When you take a course or attend a workshop, you get the opportunity to meet more people in your field—inspiring people—who can open up new avenues for you. And who knows, you might even find a new passion or talent that you never knew was possible for you.
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4 ways to upskill for the future
We all know this is the perfect time to upskill—we’re on the cusp of immense change. Whatever we learn today will very well decide the lives we lead and the people we become tomorrow. And no, that’s not dramatic, just honest. Here are four tips to upskill, upgrade, and take charge of your future.
Master in-demand skills
The event industry is transitioning into a digital world. Virtual events are almost mainstream and everyone knows the future is hybrid events. Everyone’s moving virtual, and, even for live events, there’s more technology on hand than ever before. Event planners who know their tech will always be an asset to their company and clients, because as cliche as it sounds, the future is technology. This is the right time to learn how to host events in a digital setting and peruse the available virtual event tools.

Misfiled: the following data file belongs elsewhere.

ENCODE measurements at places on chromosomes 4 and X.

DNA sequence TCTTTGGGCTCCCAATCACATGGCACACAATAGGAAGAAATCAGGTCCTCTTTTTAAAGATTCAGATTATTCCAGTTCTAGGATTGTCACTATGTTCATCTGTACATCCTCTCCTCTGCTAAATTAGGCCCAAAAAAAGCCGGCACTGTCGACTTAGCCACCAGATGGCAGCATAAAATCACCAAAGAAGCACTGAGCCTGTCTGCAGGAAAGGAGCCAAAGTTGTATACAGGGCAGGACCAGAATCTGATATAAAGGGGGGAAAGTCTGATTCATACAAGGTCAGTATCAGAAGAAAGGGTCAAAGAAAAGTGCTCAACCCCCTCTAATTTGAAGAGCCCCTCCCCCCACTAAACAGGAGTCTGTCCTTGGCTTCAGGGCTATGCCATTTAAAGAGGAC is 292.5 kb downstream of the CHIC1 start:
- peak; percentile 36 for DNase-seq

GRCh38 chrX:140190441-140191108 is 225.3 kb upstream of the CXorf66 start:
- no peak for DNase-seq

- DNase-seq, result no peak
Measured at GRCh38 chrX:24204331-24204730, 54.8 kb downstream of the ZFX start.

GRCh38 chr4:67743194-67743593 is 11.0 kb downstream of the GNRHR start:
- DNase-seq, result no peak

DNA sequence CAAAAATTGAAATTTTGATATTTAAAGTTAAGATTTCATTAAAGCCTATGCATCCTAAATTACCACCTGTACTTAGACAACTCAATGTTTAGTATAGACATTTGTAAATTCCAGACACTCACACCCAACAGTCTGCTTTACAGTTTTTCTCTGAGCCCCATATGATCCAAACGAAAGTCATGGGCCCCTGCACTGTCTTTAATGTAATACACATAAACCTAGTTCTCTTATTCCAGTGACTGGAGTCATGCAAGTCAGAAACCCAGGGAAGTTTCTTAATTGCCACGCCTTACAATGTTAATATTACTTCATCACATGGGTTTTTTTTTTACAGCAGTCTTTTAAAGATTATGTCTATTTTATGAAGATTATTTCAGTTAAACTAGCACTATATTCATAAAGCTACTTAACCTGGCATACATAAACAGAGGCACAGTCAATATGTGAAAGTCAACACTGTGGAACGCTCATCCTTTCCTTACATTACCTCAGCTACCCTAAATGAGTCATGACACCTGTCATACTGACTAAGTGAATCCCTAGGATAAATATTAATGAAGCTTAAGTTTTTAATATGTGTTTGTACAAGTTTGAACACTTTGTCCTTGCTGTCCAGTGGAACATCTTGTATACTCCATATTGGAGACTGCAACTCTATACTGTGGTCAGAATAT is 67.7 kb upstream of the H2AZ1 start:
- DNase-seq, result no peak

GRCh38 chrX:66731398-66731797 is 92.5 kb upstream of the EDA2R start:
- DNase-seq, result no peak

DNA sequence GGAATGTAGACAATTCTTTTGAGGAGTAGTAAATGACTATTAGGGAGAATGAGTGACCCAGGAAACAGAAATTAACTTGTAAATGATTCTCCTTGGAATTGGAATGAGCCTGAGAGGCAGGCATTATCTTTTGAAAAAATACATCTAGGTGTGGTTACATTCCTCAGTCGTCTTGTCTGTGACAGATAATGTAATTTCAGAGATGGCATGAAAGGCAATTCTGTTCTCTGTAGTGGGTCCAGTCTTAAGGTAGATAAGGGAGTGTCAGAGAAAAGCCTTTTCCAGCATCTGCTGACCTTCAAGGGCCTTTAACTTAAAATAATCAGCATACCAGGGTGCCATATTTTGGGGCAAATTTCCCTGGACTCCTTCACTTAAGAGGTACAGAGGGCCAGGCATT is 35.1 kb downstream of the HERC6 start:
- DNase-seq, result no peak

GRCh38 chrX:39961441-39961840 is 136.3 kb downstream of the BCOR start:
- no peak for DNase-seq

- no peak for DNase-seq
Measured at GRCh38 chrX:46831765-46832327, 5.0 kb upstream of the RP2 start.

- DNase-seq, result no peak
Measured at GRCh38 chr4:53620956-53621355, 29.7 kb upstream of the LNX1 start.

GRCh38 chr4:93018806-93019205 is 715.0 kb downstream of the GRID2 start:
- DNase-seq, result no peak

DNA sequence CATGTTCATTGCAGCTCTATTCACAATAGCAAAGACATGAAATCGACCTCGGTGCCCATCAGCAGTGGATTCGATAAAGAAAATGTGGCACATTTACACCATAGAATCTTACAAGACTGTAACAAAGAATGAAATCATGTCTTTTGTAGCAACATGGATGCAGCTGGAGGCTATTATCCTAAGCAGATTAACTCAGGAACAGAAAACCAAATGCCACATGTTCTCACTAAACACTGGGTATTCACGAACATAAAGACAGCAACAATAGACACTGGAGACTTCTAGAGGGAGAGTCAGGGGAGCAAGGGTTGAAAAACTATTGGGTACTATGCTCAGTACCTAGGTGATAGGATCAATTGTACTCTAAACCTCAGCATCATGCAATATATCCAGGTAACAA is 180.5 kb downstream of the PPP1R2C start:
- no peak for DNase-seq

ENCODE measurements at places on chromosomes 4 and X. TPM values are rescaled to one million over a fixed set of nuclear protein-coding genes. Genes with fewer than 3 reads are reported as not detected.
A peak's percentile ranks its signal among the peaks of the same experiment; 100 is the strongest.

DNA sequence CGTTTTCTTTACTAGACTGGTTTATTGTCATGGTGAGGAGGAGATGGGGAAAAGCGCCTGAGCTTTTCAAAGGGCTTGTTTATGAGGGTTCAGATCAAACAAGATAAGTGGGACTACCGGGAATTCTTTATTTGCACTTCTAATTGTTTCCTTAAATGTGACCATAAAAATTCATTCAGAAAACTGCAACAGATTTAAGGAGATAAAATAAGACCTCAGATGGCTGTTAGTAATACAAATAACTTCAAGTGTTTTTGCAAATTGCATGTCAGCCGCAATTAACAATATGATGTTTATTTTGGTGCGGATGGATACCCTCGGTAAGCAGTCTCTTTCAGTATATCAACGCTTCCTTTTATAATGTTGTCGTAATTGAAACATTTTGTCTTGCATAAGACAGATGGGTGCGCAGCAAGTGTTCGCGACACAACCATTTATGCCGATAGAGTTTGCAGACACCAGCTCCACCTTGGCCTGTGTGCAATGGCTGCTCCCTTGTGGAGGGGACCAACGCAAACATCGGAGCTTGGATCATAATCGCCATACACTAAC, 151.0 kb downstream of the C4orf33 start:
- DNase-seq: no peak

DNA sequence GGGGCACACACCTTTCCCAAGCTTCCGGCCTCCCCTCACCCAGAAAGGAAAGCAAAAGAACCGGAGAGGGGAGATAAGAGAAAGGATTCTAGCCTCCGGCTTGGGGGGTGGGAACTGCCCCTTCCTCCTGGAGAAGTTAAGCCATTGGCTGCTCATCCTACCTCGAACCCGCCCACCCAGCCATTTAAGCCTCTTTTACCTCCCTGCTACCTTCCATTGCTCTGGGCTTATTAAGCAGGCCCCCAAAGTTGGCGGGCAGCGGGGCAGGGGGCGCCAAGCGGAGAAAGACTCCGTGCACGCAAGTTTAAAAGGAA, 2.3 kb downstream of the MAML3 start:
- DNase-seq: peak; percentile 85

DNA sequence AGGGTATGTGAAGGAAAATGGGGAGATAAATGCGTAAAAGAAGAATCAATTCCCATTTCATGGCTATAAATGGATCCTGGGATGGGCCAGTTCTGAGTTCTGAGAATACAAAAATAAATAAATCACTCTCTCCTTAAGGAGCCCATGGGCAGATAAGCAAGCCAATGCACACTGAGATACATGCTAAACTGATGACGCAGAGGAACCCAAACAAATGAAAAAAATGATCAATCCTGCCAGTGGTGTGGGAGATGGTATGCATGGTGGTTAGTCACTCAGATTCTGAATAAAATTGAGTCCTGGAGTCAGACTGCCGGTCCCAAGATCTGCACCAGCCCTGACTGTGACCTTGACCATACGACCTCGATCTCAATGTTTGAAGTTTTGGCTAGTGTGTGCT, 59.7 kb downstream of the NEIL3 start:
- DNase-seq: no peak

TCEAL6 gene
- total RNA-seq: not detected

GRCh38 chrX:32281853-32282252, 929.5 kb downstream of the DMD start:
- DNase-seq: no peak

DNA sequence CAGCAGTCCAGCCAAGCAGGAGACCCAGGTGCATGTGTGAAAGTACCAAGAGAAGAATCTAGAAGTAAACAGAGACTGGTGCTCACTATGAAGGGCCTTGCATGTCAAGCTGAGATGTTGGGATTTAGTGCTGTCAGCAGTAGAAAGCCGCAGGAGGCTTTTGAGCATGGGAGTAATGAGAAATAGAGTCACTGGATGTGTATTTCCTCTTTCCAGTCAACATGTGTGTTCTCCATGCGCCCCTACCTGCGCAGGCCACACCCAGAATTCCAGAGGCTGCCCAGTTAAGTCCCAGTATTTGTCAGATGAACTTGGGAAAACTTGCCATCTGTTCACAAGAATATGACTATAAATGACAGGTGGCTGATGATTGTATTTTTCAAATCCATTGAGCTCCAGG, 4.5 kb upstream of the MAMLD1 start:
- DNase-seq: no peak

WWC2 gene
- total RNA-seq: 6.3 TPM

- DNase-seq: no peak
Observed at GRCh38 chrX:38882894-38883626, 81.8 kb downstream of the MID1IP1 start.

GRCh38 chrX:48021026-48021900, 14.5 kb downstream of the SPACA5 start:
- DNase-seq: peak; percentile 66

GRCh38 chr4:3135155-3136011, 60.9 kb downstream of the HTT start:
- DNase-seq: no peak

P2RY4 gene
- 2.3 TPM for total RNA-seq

Start now by studying the market, the trends, and your attendees and finding the best way to address them. Follow industry leaders, read the latest research, and become a member of professional associations in the events industry to stay in touch with the latest news regarding it. This will in turn help you gauge how the industry is transforming and what skills are needed to excel in it. Apart from this, you can also get industry certifications like the Certified Meeting Planner (CMP), Digital Event Strategist (DES), and more.